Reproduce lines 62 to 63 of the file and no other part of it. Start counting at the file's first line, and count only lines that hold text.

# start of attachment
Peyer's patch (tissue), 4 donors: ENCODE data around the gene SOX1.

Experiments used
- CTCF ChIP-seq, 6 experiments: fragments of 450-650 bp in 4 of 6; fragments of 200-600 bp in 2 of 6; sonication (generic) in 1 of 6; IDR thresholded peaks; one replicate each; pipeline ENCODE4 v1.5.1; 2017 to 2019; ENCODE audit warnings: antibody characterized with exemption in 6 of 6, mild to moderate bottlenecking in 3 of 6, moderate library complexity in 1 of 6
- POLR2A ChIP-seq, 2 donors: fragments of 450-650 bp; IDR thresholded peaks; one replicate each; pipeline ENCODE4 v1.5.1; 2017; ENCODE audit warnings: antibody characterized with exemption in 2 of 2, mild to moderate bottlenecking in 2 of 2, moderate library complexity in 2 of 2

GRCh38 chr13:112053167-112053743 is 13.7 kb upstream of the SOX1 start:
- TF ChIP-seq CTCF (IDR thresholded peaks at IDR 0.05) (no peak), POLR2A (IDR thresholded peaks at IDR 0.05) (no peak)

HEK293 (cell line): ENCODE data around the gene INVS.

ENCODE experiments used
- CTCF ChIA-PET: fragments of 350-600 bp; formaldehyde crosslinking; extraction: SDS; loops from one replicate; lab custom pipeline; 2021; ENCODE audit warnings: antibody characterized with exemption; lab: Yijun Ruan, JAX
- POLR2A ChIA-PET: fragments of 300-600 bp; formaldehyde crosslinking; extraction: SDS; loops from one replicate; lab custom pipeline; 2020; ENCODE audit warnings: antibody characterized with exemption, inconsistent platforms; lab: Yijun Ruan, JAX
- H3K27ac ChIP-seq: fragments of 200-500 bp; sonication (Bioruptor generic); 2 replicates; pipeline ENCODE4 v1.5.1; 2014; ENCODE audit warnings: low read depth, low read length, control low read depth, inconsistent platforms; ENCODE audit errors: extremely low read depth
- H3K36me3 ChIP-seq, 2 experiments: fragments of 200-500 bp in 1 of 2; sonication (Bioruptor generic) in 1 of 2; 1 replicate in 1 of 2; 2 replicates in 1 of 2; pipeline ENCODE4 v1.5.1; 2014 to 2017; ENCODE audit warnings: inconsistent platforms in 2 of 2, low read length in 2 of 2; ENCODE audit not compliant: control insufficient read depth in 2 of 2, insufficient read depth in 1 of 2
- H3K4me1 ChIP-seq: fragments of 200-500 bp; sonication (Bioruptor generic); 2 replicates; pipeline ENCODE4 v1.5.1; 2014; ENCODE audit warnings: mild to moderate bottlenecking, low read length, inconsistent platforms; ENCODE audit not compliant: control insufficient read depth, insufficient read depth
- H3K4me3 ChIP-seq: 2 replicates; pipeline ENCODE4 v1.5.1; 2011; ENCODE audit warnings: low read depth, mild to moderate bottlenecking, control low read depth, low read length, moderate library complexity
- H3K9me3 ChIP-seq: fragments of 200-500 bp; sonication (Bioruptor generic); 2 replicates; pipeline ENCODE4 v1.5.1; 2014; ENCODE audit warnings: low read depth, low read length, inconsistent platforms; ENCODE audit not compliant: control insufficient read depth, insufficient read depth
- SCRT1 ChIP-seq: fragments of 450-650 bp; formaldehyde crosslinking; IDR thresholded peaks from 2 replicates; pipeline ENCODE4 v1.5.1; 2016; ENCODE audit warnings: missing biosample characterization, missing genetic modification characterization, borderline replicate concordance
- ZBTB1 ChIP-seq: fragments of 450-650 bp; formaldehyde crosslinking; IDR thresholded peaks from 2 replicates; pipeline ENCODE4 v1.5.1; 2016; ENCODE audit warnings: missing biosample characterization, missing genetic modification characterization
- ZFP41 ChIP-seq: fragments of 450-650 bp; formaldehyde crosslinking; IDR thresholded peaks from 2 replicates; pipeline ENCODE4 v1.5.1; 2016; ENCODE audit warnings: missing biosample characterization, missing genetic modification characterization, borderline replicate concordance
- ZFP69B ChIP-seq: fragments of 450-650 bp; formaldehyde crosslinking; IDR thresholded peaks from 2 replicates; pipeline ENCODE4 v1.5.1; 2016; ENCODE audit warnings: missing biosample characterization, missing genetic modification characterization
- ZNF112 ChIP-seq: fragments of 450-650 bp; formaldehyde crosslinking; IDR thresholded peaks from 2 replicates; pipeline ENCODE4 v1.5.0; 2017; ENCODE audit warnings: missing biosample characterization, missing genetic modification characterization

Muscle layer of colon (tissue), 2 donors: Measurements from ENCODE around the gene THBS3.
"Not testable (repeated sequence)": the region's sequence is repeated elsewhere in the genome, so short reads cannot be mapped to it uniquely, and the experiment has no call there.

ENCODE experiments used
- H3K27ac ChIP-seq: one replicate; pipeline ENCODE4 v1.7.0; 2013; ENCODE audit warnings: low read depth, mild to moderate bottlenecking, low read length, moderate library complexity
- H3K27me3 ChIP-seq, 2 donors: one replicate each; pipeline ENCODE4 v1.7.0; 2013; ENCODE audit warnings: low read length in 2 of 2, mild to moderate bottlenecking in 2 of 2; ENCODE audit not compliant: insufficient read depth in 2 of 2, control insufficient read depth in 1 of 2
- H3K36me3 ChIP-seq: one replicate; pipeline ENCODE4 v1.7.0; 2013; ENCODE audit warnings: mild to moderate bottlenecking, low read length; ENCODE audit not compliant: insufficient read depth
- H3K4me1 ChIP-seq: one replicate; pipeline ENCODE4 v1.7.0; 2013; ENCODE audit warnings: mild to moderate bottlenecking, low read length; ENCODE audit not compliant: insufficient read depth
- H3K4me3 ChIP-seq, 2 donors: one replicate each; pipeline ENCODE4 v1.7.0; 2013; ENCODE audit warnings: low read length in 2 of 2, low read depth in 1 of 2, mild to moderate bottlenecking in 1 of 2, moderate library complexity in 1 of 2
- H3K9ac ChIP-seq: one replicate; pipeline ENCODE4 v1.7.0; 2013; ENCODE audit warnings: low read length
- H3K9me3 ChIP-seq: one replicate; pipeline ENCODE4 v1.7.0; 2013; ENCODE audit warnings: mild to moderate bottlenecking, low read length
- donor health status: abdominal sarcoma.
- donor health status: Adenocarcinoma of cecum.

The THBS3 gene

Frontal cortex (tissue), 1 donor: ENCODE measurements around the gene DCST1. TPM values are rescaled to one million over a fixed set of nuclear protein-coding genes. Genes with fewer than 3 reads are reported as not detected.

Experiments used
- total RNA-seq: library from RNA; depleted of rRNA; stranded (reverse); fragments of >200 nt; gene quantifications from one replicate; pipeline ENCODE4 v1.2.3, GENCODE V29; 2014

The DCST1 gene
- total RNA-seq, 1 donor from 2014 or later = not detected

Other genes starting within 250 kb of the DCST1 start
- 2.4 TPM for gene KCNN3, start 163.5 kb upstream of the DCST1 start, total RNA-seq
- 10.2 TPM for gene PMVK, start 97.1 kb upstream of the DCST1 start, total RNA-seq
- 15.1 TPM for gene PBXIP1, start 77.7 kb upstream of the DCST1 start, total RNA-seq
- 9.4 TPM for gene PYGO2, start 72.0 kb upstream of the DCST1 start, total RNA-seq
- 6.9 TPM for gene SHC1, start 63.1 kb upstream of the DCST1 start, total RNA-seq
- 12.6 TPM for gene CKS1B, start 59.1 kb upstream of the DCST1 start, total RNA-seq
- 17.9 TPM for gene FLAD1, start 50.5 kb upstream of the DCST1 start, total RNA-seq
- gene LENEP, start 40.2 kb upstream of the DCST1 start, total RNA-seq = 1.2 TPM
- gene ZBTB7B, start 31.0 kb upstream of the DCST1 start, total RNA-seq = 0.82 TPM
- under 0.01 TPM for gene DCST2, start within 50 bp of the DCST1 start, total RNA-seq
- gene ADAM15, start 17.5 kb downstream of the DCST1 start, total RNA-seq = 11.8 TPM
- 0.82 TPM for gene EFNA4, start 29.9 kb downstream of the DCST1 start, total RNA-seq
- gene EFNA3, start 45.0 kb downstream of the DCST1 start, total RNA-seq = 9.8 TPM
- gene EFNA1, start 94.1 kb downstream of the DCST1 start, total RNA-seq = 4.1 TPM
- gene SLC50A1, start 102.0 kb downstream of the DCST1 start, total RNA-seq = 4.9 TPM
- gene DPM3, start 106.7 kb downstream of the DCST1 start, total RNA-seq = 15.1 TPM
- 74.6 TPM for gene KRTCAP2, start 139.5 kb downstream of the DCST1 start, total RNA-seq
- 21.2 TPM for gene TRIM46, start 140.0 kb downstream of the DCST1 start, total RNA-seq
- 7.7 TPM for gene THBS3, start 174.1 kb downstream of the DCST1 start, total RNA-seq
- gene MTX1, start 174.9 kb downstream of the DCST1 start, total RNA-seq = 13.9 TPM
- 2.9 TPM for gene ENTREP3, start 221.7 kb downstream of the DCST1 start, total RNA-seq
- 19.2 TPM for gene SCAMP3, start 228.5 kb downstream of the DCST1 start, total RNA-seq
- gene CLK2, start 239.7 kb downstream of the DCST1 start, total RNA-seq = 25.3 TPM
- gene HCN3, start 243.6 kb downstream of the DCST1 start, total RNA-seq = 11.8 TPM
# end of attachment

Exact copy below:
- gene CLK2, start 239.7 kb downstream of the DCST1 start, total RNA-seq = 25.3 TPM
- gene HCN3, start 243.6 kb downstream of the DCST1 start, total RNA-seq = 11.8 TPM